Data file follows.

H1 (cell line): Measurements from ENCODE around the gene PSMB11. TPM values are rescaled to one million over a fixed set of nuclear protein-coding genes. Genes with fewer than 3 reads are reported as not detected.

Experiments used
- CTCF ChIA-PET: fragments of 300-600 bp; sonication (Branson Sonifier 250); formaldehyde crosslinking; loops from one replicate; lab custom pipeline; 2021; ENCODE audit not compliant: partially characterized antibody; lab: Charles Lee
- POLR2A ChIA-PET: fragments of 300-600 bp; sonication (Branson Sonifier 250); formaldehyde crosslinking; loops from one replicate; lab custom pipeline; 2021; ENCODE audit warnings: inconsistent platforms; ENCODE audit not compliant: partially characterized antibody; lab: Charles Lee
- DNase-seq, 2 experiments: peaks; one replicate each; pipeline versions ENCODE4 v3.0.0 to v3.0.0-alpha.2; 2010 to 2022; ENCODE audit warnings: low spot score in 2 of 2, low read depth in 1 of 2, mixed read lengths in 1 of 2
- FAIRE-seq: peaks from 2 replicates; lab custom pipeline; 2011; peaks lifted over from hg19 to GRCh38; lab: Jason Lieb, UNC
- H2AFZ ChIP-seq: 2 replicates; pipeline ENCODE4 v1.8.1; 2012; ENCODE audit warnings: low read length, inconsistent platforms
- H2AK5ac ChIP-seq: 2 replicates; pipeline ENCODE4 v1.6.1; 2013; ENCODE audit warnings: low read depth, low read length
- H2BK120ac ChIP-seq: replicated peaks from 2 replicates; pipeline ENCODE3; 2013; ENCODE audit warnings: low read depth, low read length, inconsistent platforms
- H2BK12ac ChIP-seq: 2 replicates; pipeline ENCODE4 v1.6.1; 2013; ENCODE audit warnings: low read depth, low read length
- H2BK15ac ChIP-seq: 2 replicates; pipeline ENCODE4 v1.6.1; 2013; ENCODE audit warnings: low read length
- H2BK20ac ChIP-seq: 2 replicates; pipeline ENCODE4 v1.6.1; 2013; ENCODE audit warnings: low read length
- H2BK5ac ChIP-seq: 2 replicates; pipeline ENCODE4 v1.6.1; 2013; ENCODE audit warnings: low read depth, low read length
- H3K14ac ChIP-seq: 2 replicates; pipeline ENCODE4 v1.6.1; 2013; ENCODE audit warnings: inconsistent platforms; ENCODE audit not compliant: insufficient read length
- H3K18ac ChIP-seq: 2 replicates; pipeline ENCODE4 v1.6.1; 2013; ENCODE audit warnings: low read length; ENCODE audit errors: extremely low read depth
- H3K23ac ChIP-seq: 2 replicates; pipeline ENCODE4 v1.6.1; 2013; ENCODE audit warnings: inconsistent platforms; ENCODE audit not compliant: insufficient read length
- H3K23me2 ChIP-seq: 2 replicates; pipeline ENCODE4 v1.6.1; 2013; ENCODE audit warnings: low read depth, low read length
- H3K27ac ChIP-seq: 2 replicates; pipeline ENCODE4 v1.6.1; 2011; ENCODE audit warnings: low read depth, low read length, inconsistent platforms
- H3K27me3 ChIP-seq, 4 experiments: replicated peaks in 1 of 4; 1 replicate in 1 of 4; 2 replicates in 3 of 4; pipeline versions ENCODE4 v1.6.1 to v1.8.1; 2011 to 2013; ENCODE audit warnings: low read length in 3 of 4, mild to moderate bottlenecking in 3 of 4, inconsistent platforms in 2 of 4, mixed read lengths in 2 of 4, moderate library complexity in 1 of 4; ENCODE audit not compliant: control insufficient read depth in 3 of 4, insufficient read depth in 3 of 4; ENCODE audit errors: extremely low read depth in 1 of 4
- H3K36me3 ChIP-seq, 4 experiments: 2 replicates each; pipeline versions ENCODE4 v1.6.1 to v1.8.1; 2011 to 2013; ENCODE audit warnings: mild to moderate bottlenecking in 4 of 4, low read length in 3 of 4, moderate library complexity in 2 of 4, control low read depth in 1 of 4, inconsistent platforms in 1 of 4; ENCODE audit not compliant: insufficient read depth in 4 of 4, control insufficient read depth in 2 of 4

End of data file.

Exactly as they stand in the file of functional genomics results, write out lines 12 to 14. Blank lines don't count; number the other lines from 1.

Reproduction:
- H2BK20ac ChIP-seq: 2 replicates; pipeline ENCODE4 v1.6.1; 2013; ENCODE audit warnings: low read length
- H2BK5ac ChIP-seq: 2 replicates; pipeline ENCODE4 v1.6.1; 2013; ENCODE audit warnings: low read depth, low read length
- H3K14ac ChIP-seq: 2 replicates; pipeline ENCODE4 v1.6.1; 2013; ENCODE audit warnings: inconsistent platforms; ENCODE audit not compliant: insufficient read length